I know facts don't matter to fascists.

      Exhibit A: Donald Trump’s Big Lie.

      Can't believe that I thought this blog was worth a damn at one point.

      Nobody’s forcing you to stay here and read something you hate, champ. Door’s to your left.

      reply to this | link to this | view in chronology ]

      • icon
        That One Guy (profile), 12 Feb 2021 @ 7:10pm

        Re:

        Please make your lies more plausible in the future. The first group of people to go through the windows/doors of the Capitol had Trump paraphenalia in their possession — including a Trump flag. (Video proves that assertion true, by the way.) And so far as I’ve heard, none of the people arrested for their role in the insurrection had any tangible/viable connections to either the Movement for Black Lives, the Black Lives Matter organization, or any antifascist group.

        I can't help but think of the two flat-earth GAM episodes I've listened to any time I hear that particular bit of bullshit, specifically with regards to how the flat-earthers apparently have a tendency to turn on their own at the drop of a hat and declare not just that they're not True Believers but that they were never True Believer and were always on The Man's payroll.

        Trump riled up his cultists with months of lies and conspiracy theories about how the election had been 'stolen' from him and his cult and set them upon the capitol and after they failed their little insurrection(getting several people killed in the process) magically it was all suddenly the fault of the big bad BLM/Antifa boogieman, whether that be because they somehow tricked the super-duper smart Trump cultists into doing their dirty work or because BLM/Antifa actors themselves were merely pretending to be Trump cultists so successfully that they had everyone fooled until it was too late.

        Bad enough to deny reality to such an extent, but doing so in a manner that requires them to portray themselves as easily manipulated fools and their enemies as masterful plotters and puppetmasters is certainly an odd tactic.

        reply to this | link to this | view in chronology ]

    • icon
      Toom1275 (profile), 12 Feb 2021 @ 8:58pm

      Re: I'll take why Section 230 is under attack for $1000

      But I know facts don't matter to fascists.

      Is that why you hate them so much?

      reply to this | link to this | view in chronology ]

    • icon
      Bloof (profile), 13 Feb 2021 @ 2:21am

      Re: I'll take why Section 230 is under attack for $1000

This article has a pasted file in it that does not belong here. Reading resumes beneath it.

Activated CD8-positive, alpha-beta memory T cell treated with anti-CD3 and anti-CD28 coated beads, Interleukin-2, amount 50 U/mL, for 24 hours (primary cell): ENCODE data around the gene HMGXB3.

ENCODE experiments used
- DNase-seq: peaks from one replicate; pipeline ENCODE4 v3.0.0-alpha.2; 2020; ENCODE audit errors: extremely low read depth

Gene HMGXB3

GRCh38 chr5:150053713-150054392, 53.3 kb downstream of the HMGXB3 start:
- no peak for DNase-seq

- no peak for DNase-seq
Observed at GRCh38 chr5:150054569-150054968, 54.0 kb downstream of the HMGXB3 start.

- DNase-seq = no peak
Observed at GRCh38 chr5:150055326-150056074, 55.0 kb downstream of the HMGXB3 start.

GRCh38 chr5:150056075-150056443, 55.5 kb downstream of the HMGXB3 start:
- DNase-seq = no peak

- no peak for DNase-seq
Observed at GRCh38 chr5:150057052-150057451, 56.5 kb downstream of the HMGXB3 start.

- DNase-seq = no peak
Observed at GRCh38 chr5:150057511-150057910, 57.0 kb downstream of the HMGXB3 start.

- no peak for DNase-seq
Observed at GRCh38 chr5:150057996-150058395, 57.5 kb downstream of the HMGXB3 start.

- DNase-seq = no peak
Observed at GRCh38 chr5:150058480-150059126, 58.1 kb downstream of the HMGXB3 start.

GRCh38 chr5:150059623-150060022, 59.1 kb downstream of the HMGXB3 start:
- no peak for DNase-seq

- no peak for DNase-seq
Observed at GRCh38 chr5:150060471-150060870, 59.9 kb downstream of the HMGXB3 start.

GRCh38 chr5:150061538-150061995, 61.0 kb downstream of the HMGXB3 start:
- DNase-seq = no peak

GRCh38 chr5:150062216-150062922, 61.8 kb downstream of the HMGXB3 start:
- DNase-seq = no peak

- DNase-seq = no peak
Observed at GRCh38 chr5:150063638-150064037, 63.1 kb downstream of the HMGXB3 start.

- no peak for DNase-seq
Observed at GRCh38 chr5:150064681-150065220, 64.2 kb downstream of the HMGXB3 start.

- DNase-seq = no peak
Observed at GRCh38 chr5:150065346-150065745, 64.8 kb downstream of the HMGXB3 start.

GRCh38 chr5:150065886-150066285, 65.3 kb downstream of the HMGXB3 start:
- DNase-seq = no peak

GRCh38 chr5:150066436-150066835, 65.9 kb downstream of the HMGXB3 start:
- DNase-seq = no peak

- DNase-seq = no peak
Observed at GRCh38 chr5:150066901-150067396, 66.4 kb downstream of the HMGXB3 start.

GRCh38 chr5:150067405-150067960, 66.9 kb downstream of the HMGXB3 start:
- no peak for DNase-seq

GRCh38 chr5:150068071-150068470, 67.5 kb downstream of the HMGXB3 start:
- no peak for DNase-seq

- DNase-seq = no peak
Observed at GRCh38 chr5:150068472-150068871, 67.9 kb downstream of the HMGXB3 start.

BLM/antifa are so cunning they spent years infiltrating groups like the proud boys and oathkeepers and supporting Trump and his brand of racism for years on end, even living entire lives as real estate agents in Texas to throw people off their trail. They're so cunning they tricked right wing groups like TPUSA bussing them in and bragging about it on social media. They were so clever, they managed to trick people from Infowars and The Blaze to be at the heart of the mob, actively participating in things and livestreaming without getting caught on camera doing anything. They did such a good job at covering their tracks they managed to be part of organising on Parler without giving away location and other personal information, unlike all their other users. After the riot, they managed to slip away into the night without arrests, almost like they were never there at all except in the minds of people trying to excuse right wing violence, the same top minds who invent drug overdoses as the cause of deaths at the hands of police, or claim people hit by cars died of heart attacks... Anything is better than the truth.

      reply to this | link to this | view in chronology ]

    • icon
      techflaws (profile), 14 Feb 2021 @ 8:18am

      Re: I'll take why Section 230 is under attack for $1000

      And no, Trump did not "incite the violence".

      Right, the liar/whiner-in-chief promised the moronic masses to march with them on the capitol and chickened out as usual. Probably due to bone spurs or some ramp.

      reply to this | link to this | view in chronology ]

    • identicon
      Anonymous Coward, 16 Feb 2021 @ 4:49pm

      Re: I'll take why Section 230 is under attack for $1000

      “Do you want to be a platform or a publisher you can’t be both”

      There’s no point in fighting when you are just trying to beat something that is just dodging every move lol

      reply to this | link to this | view in chronology ]

    • icon
      Scary Devil Monastery (profile), 17 Feb 2021 @ 5:19am

      Re: I'll take why Section 230 is under attack for $1000

      "...and the ones instigating the problems were part of BLM and Antifa."

      Wow. The ones instigating the violence, were BLM and Antifa? Who had apparently spent tenty years or more being frontrunning Proud Boys, alt-right podcasters, or extreme right-wing militia leaders?

      I'm not sure which is worse with you alt-right assholes. The very ideals of hatred and supremacy you cling to, or the equally speedy response of whining "It wasn't us!" every time you get caught redhanded.

      The whole lot of you seem to be nothing more than a bunch of entitled man-children made of cowardice and malice and only brave enough to speak your piece when you're standing in a large crowd of like-minded malicious cowards.

      reply to this | link to this | view in chronology ]

  • identicon
    Anonymous Coward, 13 Feb 2021 @ 6:16am

    While I agree with pretty much everything in this article on principle, the practice is often wildly different.

    Facebook et al can afford to give loads of care and attention to Trump's case. But the common public tend to be moderated reflexively and even automatically. Even to the point where it may be necessary to talk about controversial topics in roundabout euphemisms to avoid tripping some word detection algorithm.

    It's the pinnacle of hypocrisy when politicians the world round who have spent years demanding and even legislating the banning of "hate speech" on social media suddenly became "concerned" the moment it's someone important on the receiving end of the banhammer. Doesn't stop them from continuing to demand the banning of others, of course.

    reply to this | link to this | view in chronology ]